When I read the first book, “Revelation Space,” I had the feeling that I was starting with book two in the series. That feeling was actually amplified with this, the third book. It’s not that I was missing information it’s just that references to the past were so specific and emotionally charged that I felt like, as a reader, I should have been there. I have come to learn that a series of short stories lead up to the first book and was happy to also learn that these short stories are collected in a book by Reynolds called “Galactic North,” and even happier to learn that it’s on my bookshelf in the “to read” section already. I haven’t read them yet but I’m willing to bet that starting with “Galactic North” will enrich your reading of the “Revelation Space” series.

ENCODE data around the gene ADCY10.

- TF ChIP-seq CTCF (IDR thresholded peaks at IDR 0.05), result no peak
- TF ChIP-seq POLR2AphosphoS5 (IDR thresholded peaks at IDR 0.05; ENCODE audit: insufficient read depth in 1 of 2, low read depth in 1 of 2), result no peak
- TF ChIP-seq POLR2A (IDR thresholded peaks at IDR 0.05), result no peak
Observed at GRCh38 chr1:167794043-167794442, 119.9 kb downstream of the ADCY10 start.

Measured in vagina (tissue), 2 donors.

What I love about this series is that there is no faster than light travel and space ships that can travel between the stars are a rare and highly valued commodity with all that entails. The characters feel a little bit cold distant and cynical which might make empathy hard for some readers. This characterization does fit with themes of the book, however. When someone lives 150 plus years and sees 400 years of history thanks to time dilation, does it become harder to care about people? Do the few things you care about become all the more precious? In, Redemption Ark we learn more about the mysterious threat to humanity call “the inhibitors” which are proving to be a big threat; a several orders of magnitude BIG threat. And one of the deepest questions that comes up in the story is something I’ve often thought about: Will there come a time when the people making the big decisions decide it may be time for the human species to call it a day? Is it possible to sit by and watch humanity’s time in the universe end with an “It was inevitable” attitude? I like very much how deep, Reynolds’s stories delve. I do tend to want a change of pace after each book but I will always come back.